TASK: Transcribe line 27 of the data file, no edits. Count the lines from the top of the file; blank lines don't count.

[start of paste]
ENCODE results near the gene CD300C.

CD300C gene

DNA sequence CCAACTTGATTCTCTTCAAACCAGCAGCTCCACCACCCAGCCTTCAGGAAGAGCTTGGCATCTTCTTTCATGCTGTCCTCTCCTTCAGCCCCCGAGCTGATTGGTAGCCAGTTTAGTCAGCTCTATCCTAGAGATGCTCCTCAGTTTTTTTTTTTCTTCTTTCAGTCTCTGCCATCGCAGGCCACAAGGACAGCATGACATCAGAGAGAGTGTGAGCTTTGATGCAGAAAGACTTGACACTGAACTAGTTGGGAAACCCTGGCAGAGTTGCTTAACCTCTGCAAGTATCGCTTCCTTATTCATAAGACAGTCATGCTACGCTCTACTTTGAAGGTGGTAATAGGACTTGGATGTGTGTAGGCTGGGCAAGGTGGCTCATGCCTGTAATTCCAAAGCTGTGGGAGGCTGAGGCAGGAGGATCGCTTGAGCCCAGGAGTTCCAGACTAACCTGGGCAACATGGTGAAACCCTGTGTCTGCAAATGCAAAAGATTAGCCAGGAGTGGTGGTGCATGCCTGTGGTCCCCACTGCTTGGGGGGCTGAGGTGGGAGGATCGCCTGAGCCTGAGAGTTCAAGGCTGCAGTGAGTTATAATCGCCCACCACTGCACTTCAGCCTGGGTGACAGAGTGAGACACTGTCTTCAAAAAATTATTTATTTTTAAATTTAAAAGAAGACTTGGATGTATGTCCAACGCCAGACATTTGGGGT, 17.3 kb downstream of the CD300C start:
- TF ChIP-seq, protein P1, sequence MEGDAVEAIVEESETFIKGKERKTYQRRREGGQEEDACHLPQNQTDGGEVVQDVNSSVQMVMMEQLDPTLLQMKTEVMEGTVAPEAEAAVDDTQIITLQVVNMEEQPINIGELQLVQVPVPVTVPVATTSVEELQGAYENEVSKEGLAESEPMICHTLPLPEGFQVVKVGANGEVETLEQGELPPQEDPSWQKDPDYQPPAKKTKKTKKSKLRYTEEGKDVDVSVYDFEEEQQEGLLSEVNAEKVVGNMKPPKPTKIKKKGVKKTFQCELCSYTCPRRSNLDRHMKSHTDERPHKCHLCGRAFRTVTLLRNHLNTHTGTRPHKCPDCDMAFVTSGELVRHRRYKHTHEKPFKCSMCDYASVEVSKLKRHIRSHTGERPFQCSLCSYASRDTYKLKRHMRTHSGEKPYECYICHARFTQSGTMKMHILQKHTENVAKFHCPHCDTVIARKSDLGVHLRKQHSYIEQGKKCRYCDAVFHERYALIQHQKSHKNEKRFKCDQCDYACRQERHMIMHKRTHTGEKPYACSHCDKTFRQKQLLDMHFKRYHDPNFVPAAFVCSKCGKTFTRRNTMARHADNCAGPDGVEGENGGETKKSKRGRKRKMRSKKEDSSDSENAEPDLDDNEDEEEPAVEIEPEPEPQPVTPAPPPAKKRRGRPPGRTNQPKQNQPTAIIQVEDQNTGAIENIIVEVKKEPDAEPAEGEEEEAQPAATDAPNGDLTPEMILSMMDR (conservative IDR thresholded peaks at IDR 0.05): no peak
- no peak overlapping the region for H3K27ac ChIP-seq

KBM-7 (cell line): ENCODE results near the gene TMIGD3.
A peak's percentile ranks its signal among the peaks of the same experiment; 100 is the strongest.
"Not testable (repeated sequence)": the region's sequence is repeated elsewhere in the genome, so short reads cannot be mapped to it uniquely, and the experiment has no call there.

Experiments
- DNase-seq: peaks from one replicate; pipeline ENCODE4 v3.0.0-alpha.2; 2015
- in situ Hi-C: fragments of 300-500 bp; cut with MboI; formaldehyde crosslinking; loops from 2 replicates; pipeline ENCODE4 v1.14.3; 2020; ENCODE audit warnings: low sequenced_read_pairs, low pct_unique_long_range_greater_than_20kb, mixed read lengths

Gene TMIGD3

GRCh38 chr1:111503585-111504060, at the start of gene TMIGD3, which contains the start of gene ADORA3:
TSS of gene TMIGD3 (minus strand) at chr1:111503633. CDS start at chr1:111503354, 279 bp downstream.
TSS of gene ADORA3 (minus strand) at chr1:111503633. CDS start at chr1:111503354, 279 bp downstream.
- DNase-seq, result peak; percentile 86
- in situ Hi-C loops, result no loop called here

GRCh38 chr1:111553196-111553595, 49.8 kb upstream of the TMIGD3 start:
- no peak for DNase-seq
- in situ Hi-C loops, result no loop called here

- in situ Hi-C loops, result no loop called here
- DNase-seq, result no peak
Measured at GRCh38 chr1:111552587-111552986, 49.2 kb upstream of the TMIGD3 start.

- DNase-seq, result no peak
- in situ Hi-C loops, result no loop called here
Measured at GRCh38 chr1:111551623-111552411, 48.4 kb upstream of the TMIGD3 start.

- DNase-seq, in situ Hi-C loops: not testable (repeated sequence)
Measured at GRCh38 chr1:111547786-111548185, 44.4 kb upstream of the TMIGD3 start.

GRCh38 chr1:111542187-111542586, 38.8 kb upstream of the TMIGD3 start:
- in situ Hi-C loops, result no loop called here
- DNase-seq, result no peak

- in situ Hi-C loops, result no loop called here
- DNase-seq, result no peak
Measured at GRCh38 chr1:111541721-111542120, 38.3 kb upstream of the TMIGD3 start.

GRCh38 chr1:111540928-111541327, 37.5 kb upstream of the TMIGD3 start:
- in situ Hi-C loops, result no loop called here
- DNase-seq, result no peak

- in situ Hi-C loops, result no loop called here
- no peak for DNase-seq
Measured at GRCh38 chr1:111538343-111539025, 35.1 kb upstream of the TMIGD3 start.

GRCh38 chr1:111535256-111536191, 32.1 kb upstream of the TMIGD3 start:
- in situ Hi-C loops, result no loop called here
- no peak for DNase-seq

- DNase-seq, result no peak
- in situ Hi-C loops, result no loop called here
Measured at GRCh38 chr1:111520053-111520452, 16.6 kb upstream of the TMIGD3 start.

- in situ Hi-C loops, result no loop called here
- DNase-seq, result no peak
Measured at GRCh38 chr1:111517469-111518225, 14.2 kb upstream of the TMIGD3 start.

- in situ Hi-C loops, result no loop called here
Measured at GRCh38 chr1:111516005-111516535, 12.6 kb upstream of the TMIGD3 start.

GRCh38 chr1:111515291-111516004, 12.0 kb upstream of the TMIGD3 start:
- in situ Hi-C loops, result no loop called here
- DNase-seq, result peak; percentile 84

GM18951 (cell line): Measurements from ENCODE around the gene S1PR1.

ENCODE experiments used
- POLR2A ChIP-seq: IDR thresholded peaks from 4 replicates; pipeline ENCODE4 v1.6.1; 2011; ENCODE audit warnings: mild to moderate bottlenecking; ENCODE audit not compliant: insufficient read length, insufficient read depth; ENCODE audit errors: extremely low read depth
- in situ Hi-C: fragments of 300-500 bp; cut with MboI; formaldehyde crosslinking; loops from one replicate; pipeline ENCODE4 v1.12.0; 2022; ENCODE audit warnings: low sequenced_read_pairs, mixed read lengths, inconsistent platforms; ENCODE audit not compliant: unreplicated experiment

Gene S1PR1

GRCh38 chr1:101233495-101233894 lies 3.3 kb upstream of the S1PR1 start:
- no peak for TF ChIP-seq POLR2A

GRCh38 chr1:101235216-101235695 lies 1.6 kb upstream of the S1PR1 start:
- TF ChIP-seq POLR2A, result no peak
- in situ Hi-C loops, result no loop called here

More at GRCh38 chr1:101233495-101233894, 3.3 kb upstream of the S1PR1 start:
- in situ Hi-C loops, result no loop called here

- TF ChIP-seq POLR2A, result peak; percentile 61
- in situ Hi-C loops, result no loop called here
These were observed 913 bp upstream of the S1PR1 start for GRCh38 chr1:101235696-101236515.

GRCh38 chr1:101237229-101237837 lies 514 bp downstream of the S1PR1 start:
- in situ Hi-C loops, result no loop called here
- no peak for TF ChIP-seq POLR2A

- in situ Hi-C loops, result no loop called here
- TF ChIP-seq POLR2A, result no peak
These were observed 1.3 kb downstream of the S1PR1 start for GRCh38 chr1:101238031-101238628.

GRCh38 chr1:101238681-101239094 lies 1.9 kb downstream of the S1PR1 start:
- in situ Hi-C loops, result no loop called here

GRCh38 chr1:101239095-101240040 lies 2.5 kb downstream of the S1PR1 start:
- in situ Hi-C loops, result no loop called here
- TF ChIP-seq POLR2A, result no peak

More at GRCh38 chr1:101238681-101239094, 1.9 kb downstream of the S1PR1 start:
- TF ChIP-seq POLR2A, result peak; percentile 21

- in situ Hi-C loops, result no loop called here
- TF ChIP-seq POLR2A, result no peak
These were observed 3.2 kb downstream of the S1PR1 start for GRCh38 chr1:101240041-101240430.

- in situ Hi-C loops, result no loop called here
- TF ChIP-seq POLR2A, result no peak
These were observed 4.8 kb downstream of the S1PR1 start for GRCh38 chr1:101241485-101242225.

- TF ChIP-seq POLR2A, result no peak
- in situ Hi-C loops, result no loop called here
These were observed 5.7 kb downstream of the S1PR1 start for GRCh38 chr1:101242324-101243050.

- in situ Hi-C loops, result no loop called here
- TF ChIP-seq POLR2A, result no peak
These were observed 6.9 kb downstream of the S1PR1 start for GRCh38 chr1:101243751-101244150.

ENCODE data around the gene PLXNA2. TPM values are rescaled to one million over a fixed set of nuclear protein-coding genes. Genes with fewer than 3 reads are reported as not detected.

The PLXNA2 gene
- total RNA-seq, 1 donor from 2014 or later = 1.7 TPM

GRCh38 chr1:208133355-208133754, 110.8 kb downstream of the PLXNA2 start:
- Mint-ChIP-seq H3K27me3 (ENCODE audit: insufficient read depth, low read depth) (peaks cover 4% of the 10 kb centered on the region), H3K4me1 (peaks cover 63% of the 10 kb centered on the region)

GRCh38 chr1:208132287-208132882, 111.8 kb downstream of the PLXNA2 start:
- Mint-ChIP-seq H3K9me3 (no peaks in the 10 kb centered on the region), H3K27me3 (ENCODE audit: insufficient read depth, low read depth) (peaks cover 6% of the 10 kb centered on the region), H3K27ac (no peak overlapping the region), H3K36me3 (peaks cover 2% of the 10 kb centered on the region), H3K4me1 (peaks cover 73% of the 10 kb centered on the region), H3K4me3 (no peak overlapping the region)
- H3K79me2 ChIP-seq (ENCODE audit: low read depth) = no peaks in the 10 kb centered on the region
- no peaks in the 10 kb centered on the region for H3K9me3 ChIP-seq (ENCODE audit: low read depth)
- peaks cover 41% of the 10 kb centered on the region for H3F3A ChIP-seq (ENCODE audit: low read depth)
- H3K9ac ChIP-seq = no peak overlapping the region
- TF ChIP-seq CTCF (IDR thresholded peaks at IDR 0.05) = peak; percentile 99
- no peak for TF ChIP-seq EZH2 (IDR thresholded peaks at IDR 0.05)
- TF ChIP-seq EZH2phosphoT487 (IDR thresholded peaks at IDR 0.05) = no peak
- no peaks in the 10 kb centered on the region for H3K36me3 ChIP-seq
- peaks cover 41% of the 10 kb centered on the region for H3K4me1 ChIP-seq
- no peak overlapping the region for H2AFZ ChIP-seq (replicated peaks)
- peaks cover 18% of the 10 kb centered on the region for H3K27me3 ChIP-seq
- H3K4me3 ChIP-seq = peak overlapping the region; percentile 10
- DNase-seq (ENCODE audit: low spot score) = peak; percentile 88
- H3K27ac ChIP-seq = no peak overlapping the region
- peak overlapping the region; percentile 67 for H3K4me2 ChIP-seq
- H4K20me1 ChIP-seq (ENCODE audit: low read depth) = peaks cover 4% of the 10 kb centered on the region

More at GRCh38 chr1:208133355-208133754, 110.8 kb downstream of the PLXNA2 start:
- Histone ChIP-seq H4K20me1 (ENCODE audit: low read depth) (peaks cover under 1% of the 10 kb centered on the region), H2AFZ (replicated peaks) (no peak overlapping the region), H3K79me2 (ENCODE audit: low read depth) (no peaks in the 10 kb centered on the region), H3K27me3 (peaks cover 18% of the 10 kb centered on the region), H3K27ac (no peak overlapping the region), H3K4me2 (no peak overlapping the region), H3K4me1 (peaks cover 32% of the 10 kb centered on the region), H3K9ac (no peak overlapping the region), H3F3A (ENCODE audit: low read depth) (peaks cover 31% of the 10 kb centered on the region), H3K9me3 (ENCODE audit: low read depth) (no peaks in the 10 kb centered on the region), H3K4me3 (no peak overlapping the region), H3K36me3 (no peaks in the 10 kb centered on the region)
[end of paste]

- DNase-seq, in situ Hi-C loops: not testable (repeated sequence)